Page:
All American Girl

36034491_10216740756535796_3926671990647160832_n

So you love her hair, eh?
Wild and free
Curls defying gravity
You love how they bounce
When she walks
So full of cuteness
Every ounce
You love her light eyes
And how they pop
Against the backdrop
Of her caramel skin
She’s so beautiful
Your pockets would be so full
You say
If she would model
For Old Navy
Or some agency
Willing to pay
For her variety
Of beauty
You love her hair, eh?
That’s what you say
But can you see
The legacy
Of slavery
Buried in her skin
Can you feel the heat
Of prejudice overcome
To put the pink in her cheeks
Do you touch her curls
With the same fingers
You use to clutch pearls
And vote for nationalists
That see her brown skin
As a threat
As something their country
Should regret
Will you compliment her dress
Then support a leader
Who feels it is ok to undress
Females and strip them
Of their rights and dignity
Don’t you see
She is the fruit
From the trees
From which her ancestors
Were hung
You love her hair, eh?

Notice

Sometimes…

More often than I think…

There is no need to rush.

No people to see

No places to go…

I notice…

The breeze on my cheek

The sunshine in her eyes

The quiet hush of the forest.

 

Sometimes…

I walk with my daughter…

A girl that won’t remain small forever…

And I drink the moment in like water

I quench my thirst for more

With the sweet nectar of now…

 

When I notice,

What lies right here before my  eyes…

Suddenly,

Effortlessly…

I begin to live.

file_003

 

 

Childhood Is

inlet kids

Childhood is fleeting.

The days rush by like subway trains as I stand at the station feeling the rush of air as another one departs.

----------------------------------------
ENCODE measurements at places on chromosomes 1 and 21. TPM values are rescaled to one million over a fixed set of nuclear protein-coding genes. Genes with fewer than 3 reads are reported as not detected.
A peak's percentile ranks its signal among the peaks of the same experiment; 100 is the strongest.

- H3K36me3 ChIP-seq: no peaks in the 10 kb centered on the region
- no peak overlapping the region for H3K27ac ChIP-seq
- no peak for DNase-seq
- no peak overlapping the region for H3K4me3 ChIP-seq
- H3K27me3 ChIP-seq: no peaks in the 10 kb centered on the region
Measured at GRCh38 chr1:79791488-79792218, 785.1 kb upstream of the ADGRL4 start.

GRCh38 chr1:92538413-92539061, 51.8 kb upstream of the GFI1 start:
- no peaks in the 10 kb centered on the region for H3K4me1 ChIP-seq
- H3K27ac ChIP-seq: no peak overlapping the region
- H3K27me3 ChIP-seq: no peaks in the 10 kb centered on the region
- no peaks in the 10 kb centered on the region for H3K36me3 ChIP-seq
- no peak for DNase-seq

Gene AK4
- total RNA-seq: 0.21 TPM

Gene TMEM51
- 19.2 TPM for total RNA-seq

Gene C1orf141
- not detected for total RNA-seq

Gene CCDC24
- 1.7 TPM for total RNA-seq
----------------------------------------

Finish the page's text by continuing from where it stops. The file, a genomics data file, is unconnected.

The hundreds of thousands of inhales and exhales propel me through this life powerless as they grow up before my eyes.

Inhale. Exhale. Inhale. Exhale. Inhale. Exhale. Inhale. Exhale. Inhaleexhaleinhaleexhale…

Sometimes I have the wisdom to slow my breath and take in the moment that I have right now.

Right now with them as they are.

Not the babies they were and not the grown ups I hope they grow to be.

Who they are right now. Where we are right now. Feet in the sand, head turned to the blue expanse of sky.

I inhale their laughter, their sobs, their smell, their bodies in perpetual motion.

I exhale my worry, my doubt, my rush to think about what’s next.

For childhood is precious and meant to be savored one moment at a time.

 

 

Never Grow Up

13151451_10209426202436515_6301974242264454915_n

As they  wheeled my grandmother into surgery, over 15 years ago, she held my hand and squeezed it hard. She, an impossibly strong woman seeming impossibly small, looked up at me and said quite frankly, “Don’t get old. Do you hear me? Just don’t do it.”  There was no sadness to it or rationality even. There was nothing to do but nod and watch her disappear behind the enormous, cold metal doors.

There is nothing more human than mortality. We will die. Those we love will die. It is a knowledge that resides in our bones as we move through our days. Growing up is progress, but it is also a reminder that our days here are numbered. Yet, somehow there is comfort in knowing that all us humans are in it together, riding the ups and downs of life until the ride jerks to an end and we have to get off.

I hear the words of the older and wiser in my life.

” Time flies.”

Yes I know.

“Before you know it they will be in college.”

Yes I know.

“How did I get this old?”

I don’t know.  (Will I blink and be that old too?)

But no matter how hard it is to deal with the reality of today, there is no use holding on to the past with white-knuckled passion.

Might as well open my hands to receive all that these precious moments of childhood have to give.

 

 

 

The Late Evening Sun

13241271_10209525277473329_6288011867672225312_n

She sits on the stoop, head tilted to the sky,

As the late evening sun breaks through the cloudy day,

Before turning in for the night.

The air is crisp,

She pulls her hands neatly into her lap.

Her newly planted seeds beside her,

Buried by her chubby finger carefully poked into the soil.

Left to rest there with her faith in its power to grow.

The seeds down too deep to feel the touch of the sun,

But not too deep to be forgotten by my daughter, who keeps them company.

I am struck by this vision of her and her seeds sitting on the stoop.

Her grandfather, my father, lies like those seeds under soil.

He passed before she was born.

She will never run to him down that path when he pulls up from NY.

When he comes to visit,